(b. 1726, Paris, d. 1806, St Petersburg)
French painter. In 1748 he won second place in the Prix de Rome competition and subsequently became a pupil of Carle van Loo at the Ecole Royale des Eleves Protégés, Paris. In 1752 he arrived to complete his artistic education at the Académie de France in Rome, where he discovered the art of Raphael and of Domenichino, as well as that of such Baroque masters as Pietro da Cortona, Luca Giordano and Francesco Solimena. He also stayed in Parma and visited Venice, Bologna and Turin. His experiences in Italy confirmed him in his lifelong vocation for large-scale history painting.
He entered the Académie in 1758. Next year he exhibited at the Salon The Death of the Virgin and the painting was highly acclaimed. He visited Antwerp and in 1567 painted in Paris The Miracle of the Fervents, a robust hommage to Rubens.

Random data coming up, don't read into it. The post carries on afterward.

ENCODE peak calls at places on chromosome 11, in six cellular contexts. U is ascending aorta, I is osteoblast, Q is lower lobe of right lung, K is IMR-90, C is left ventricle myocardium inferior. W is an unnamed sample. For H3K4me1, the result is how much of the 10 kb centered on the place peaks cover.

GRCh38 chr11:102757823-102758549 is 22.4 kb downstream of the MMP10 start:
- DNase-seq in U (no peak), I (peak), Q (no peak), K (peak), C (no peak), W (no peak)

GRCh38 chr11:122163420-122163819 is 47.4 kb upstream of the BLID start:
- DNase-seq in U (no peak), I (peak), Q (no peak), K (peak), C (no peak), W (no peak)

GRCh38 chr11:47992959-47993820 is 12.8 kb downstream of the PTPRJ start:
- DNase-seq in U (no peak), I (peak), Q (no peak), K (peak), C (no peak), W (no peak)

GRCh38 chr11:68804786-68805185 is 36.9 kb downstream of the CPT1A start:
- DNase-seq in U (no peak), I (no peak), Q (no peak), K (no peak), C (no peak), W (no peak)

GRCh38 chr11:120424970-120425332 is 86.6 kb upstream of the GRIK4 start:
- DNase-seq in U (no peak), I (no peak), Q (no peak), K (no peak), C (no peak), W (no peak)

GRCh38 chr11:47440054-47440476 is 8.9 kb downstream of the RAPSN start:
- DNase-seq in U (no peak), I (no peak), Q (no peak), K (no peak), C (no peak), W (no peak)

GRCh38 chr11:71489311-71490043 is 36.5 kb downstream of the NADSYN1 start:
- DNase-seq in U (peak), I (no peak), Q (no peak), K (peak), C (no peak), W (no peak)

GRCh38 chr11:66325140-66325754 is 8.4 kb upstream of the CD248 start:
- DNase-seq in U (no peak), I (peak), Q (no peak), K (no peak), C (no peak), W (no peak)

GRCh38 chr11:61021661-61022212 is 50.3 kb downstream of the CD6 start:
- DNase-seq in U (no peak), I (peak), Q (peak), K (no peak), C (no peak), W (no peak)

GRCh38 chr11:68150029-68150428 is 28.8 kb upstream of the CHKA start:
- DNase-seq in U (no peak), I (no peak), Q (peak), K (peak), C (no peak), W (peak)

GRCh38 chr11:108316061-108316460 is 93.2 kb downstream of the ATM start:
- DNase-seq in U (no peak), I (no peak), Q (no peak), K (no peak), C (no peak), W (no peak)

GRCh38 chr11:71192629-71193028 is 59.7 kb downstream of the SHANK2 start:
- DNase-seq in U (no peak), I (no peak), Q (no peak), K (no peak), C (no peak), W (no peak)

He was summoned by Catherine II to Russia in 1791 and he participated in decorative works at her court. He became professor at St Petersburg Academy of Arts. He died in Russia in 1806.